I had high hopes for this book but found myself losing interest toward the end of part one, before I even got to the first big battle. The character development just wasn't enough for me to feel invested in the rest of the book and it couldn't hold my attention at all. I didn't get a feel for the Egyptian/Greek/Persian setting either, it almost read like it could have been set anywhere in the ancient world.
But if you are a fan of epic battles and good writing, I can still recommend it. It just wasn't for me.
Scott Oden is one of the best of the current crop of historical novelists today. MEN OF BRONZE starts out with action and continues right on never flagging in interest. He has a mix of historical accuracy combined with an old fashioned pulp sense of action. Set during the eve of the Persian invasion of Egypt and the intrigues and then battles, you hope the hero will triumph. This book leaves you wanting more.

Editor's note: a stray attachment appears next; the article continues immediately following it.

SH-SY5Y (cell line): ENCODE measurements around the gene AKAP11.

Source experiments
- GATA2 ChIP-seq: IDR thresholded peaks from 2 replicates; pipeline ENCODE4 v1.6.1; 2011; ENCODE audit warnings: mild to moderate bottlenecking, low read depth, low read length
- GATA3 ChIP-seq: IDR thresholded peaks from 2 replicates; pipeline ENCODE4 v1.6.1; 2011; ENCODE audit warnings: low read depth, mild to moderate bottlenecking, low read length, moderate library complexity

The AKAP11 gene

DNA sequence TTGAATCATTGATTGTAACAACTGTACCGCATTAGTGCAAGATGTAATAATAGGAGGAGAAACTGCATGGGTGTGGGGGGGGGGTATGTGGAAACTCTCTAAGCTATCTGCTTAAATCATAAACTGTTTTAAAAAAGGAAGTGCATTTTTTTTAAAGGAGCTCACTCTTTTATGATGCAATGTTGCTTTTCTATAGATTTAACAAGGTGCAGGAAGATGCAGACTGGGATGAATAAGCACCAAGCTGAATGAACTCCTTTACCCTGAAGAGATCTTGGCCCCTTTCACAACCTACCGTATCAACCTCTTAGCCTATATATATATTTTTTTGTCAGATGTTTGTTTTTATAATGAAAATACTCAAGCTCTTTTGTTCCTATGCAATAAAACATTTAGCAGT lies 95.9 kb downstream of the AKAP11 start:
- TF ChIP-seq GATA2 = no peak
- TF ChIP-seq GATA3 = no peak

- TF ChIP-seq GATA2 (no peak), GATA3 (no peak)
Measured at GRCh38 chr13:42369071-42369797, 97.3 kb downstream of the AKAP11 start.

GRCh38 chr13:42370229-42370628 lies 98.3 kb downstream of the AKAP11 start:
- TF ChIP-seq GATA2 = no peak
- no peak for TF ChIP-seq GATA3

This was surprisingly engaging for me-I say that because usually books centered around war and violence aren't my usual thing but I had a hard time putting this down. There was a lot of violence and gore-this is set in Ancient Egypt during the Persian era of supremacy (think Cyrus and Darius)- but the characters (especially the mercenary general Barca and the Greek merchant Callisthenes) were so engaging and the political intrigue was captivating. I loved reading the excerpts after the story that revealed how much research the author did to make this account of the Persian conquest of Egypt as accurate as possible.
This book is a pretty good book, its historical / fictional meshing make it a fun read for those who enjoy both like myself. Although I think the author obsessed a little to much on the sexual exploits in the book, true it is no secret during this time moral values were not strong, the author only achieves belittling himself in his desire for over description in sex. Over all a fun read.